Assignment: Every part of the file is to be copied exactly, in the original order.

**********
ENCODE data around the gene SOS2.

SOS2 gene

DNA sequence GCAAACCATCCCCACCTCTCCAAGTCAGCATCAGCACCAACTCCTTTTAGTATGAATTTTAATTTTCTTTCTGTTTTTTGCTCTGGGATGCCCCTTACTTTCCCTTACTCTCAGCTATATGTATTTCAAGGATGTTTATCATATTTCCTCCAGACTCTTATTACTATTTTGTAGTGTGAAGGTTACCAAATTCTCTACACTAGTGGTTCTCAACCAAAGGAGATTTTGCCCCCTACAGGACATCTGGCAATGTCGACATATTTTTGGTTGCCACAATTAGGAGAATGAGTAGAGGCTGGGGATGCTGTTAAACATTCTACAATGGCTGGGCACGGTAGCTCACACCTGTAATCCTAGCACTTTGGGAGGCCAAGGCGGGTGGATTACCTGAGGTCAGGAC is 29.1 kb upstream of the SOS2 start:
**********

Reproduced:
ENCODE data around the gene SOS2.

SOS2 gene

DNA sequence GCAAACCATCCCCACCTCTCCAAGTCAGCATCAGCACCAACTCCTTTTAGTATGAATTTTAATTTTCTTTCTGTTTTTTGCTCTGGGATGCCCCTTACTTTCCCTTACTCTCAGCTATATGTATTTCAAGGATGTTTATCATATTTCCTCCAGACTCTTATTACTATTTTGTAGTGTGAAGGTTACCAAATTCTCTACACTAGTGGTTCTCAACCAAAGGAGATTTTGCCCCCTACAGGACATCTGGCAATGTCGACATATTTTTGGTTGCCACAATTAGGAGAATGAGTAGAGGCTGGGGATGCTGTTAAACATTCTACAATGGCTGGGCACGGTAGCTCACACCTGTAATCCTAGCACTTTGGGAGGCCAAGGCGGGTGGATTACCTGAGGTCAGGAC is 29.1 kb upstream of the SOS2 start: